Jump to content

Different Kind Of Nugget Found W 24k, What Would You Do?

Recommended Posts

I like em just the way they come out of the ground.  i'd leave it natural.

  • Like 4
Link to post
Share on other sites

I do not think of ANY native gold as "ugly" ... all of it is beautiful. I agree with beatup -- keep it natural. I'd place it in a shadow box with other nuggets that are different in appearance and have the box on my coffee table. 

  • Like 3
Link to post
Share on other sites
On 7/31/2018 at 8:38 PM, Gerry in Idaho said:

One of the things that intrigues me about natural raw gold is the many offbeat ways nature creates Au.  This rare (to me) almost sheet type gold is a 1st.  It looks as if the liquid metal cooled right between two quarts seams and then just popped out.  You can still see small rough white quarts crystals still attached to both sided of this beauty.  YES it is!  You may think it is ugly and that is fine, but since I own it, I say it is a beauty.  Just bigger than my thumb nail and weighs in at 2 grams (30 grains) and was found with the 24K while using the 6" concentric coil at about 8" depth.  This one is an Idaho piece and a little unique compared to the others found in years past at that site.

I'm wondering if I should tumble it a little to get a bit smoother shine or use a wire brush to add a little sparkle or leave it as is?  What would you do with something like this?


Hi Gerry… congratulations on a very appealing find. Your specimen is attractive precisely because the gold contrasts so nicely with the white, crystalline quartz.

I would avoid any form of hydrofluoric acid treatment that would attack the quartz crystals for that reason alone. A rock tumbler could damage both the gold and the quartz depending on the abrasive material utilized. The gold notwithstanding, we don’t want those handsome quartz crystals irretrievably damaged. 

It really is better to avoid any treatment to naturally attractive samples such as this one. That said, what you want is easily achieved with very little risk of damage.

First option before attempting the technique described below for such a small sample, might be to try swirling the specimen for a few moments in a vinegar / table salt solution. I doubt it would attack the quartz crystals but ought to brighten the gold. Similarly, oxalic acid will remove iron stains without damaging the quartz. It is the standard treatment for this purpose used by serious collectors.

From the photo at least, the gold could be somewhat delicate, but you might safely use a light gauge circular wire brush without incurring any serious damage. It's a bit risky on such a small sample. These wire brushes are normally supplied with small handheld rotary tools (dremel for example), and without checking mine, I think they’re about ¾ inch diameter or so. Use a slow speed setting, and only allow the brush tips to touch the high points of the gold. Apply no pressure. This will produce an attractive light luster, particularly on the gold high points.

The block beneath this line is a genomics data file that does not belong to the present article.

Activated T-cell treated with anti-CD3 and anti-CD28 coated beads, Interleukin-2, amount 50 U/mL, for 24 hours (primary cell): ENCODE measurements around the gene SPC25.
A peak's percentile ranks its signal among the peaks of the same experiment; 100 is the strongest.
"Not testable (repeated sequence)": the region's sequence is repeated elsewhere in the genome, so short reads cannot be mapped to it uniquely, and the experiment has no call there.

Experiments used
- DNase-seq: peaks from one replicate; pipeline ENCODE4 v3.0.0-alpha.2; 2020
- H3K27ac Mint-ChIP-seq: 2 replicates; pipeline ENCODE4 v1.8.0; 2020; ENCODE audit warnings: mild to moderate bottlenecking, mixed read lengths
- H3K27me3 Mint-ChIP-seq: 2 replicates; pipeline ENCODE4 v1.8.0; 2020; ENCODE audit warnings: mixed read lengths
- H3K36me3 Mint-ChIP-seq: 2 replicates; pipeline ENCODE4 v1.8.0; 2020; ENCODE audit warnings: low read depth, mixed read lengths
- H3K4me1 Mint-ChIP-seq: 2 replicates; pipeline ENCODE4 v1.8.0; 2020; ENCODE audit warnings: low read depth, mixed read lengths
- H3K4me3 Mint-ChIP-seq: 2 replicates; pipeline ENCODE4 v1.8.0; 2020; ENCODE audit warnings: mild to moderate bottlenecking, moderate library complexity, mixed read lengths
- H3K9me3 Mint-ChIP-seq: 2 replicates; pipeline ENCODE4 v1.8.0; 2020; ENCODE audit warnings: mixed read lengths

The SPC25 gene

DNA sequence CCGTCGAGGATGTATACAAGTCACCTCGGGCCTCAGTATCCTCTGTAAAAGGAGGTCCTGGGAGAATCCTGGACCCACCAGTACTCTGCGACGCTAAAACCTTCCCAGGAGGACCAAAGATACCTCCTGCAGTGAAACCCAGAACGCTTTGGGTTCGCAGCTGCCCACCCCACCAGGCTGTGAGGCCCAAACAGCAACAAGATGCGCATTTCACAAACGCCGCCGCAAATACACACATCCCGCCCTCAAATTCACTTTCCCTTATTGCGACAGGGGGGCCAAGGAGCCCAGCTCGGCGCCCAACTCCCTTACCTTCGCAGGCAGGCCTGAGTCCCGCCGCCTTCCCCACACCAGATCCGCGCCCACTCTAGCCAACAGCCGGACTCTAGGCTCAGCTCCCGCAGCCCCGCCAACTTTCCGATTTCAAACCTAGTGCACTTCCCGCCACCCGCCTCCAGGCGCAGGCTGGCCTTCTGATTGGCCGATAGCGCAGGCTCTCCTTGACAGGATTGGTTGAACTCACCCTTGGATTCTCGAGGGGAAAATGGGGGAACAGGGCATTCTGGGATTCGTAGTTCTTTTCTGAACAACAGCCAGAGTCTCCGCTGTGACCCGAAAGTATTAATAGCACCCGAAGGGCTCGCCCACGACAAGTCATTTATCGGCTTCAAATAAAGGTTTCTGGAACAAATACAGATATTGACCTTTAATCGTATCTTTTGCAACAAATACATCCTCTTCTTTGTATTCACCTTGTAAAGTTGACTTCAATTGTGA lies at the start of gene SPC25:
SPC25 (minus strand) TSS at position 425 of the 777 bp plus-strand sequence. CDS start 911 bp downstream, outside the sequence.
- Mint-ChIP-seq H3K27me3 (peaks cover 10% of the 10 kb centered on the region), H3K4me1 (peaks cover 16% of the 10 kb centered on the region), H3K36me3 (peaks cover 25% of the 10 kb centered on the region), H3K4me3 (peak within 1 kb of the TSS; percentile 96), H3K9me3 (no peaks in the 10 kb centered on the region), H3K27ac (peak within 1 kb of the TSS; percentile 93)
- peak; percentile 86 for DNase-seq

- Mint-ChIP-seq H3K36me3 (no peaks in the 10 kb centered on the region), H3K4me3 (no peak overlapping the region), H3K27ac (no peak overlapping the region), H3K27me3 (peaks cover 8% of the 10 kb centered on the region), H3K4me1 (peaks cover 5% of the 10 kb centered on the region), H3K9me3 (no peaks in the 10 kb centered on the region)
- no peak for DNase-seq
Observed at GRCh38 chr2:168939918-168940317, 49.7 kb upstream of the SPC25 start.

The silver sample below is much larger of course, but in appearance is somewhat similar in shape and structure to your gold specimen. It looked very much like your sample insofar as the silver was quite dull with no luster worth mentioning. Below is the final result after using a circular wire brush, but where some light pressure was applied because the sample was sufficiently durable to support it without risking damage…………….. Jim.


  • Thanks 2
Link to post
Share on other sites

I would try oxalic acid ( very strong mixture with water) to brighten the gold and remove some of the iron oxide or try Whink that has a small concentration of hydrofluoric acid for somewhat more aggressive cleaning of the gold, removing iron oxides and dissolving some of the quartz. If you use these two methods it will take time to see any satisfactory results, so be patience.  If you have some hydrofluoric acid in a higher concentration (48% strength or more) you will have faster results and would need to monitor closely so you don't destroy the specimen. But be extremely careful when using any type of hydrofluoric acid in any form, the acid is deadly and I mean deadly, you better know what you are doing! Finally soak the specimen in baking soda if you use any of the cleaning methods above. There are other methods that can be used to also give a wow look, but I would need to studying the specimen first hand on what would be the best course of action to take.